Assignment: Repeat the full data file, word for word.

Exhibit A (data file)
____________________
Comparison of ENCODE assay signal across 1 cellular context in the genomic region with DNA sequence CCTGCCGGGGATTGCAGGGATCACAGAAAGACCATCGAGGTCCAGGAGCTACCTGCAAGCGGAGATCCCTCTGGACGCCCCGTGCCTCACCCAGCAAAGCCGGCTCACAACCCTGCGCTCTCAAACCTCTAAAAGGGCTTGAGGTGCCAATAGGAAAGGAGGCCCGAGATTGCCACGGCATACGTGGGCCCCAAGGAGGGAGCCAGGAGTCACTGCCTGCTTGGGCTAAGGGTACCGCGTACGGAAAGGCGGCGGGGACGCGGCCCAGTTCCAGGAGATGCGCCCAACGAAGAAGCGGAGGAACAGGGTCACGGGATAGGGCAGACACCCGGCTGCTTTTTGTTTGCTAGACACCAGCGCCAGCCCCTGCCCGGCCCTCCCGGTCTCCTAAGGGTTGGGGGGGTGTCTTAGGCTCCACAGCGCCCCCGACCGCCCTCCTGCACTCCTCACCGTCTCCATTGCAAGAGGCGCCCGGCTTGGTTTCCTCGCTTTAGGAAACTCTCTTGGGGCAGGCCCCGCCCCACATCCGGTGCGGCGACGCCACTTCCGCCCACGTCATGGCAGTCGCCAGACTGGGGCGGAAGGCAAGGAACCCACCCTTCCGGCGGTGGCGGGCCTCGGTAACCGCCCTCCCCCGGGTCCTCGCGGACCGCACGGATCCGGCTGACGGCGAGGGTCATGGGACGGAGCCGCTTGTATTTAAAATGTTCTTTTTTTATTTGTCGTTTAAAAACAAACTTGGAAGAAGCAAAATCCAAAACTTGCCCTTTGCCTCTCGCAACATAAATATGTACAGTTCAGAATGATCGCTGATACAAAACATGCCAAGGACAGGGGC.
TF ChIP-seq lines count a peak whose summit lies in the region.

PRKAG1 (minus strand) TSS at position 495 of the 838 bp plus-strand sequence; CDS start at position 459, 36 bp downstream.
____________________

Comparison of ENCODE assay signal across 1 cellular context in the genomic region with DNA sequence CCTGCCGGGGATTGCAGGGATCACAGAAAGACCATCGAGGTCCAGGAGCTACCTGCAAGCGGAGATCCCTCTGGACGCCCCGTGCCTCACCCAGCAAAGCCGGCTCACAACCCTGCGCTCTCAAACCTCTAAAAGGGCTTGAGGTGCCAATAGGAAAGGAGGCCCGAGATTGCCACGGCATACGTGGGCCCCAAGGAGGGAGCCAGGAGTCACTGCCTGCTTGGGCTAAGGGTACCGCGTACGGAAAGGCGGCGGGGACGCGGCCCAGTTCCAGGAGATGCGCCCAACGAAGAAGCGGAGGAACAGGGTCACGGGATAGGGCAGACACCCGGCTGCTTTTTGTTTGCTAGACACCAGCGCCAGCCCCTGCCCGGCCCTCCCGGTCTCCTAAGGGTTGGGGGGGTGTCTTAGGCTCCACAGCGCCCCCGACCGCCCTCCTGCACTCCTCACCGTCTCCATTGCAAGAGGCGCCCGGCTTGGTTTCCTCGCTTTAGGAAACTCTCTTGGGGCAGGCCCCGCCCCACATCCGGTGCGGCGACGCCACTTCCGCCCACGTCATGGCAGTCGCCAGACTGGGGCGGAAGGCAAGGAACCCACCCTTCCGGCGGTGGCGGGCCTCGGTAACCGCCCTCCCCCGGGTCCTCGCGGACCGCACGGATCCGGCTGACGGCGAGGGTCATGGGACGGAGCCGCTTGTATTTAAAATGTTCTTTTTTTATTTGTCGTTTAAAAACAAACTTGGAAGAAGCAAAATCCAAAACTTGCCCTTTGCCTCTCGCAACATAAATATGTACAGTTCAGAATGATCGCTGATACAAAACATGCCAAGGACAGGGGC.
TF ChIP-seq lines count a peak whose summit lies in the region.

PRKAG1 (minus strand) TSS at position 495 of the 838 bp plus-strand sequence; CDS start at position 459, 36 bp downstream.